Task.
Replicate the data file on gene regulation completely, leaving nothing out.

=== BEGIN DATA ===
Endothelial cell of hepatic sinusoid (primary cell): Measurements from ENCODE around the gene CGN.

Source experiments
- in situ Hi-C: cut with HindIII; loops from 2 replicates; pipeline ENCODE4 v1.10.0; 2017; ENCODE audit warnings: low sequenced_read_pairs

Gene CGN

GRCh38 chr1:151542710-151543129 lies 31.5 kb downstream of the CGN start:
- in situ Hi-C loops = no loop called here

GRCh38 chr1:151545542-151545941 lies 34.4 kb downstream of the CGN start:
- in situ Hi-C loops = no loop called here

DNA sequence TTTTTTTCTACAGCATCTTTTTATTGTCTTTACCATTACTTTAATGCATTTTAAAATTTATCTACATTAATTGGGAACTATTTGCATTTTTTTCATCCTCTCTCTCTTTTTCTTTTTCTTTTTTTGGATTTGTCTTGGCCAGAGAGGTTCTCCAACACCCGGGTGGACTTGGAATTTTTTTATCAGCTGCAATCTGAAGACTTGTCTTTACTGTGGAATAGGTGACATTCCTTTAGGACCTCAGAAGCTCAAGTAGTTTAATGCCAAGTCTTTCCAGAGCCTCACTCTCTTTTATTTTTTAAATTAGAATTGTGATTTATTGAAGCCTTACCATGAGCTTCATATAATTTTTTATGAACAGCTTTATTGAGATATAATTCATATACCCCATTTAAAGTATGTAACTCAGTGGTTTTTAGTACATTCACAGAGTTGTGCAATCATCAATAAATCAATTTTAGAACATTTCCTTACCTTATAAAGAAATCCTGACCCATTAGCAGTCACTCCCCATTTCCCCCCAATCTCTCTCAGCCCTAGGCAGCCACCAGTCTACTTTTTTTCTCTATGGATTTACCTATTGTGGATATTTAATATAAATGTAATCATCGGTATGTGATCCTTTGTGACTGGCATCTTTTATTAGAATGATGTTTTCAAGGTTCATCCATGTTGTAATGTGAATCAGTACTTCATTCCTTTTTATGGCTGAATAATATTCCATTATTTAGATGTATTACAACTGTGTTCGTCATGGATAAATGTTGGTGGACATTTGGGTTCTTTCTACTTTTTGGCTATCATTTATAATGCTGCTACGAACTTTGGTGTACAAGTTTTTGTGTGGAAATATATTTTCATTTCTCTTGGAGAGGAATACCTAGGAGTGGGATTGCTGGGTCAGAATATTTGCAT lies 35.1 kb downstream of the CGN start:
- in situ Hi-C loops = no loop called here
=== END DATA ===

Endothelial cell of hepatic sinusoid (primary cell): Measurements from ENCODE around the gene CGN.

Source experiments
- in situ Hi-C: cut with HindIII; loops from 2 replicates; pipeline ENCODE4 v1.10.0; 2017; ENCODE audit warnings: low sequenced_read_pairs

Gene CGN

GRCh38 chr1:151542710-151543129 lies 31.5 kb downstream of the CGN start:
- in situ Hi-C loops = no loop called here

GRCh38 chr1:151545542-151545941 lies 34.4 kb downstream of the CGN start:
- in situ Hi-C loops = no loop called here

DNA sequence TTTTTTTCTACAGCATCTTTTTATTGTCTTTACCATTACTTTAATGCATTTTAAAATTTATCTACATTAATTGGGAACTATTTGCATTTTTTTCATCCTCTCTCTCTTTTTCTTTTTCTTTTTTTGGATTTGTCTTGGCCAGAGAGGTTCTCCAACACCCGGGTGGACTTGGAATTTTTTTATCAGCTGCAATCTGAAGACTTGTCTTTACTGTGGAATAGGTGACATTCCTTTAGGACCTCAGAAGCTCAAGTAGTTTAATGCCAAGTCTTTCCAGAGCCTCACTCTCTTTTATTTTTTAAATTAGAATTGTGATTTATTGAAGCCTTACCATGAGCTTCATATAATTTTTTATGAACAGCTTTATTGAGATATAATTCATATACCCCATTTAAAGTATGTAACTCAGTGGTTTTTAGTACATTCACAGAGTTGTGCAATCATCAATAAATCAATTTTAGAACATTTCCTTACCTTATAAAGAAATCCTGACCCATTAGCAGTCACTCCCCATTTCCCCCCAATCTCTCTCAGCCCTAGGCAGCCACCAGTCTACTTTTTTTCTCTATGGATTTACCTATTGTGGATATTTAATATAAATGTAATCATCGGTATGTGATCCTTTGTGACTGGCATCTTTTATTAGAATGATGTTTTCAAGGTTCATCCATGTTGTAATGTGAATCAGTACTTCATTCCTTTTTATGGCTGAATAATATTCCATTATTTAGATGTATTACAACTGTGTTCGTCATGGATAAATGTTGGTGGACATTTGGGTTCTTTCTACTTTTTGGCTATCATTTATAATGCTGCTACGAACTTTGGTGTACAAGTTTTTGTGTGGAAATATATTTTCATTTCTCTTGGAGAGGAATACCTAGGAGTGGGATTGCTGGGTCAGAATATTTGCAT lies 35.1 kb downstream of the CGN start:
- in situ Hi-C loops = no loop called here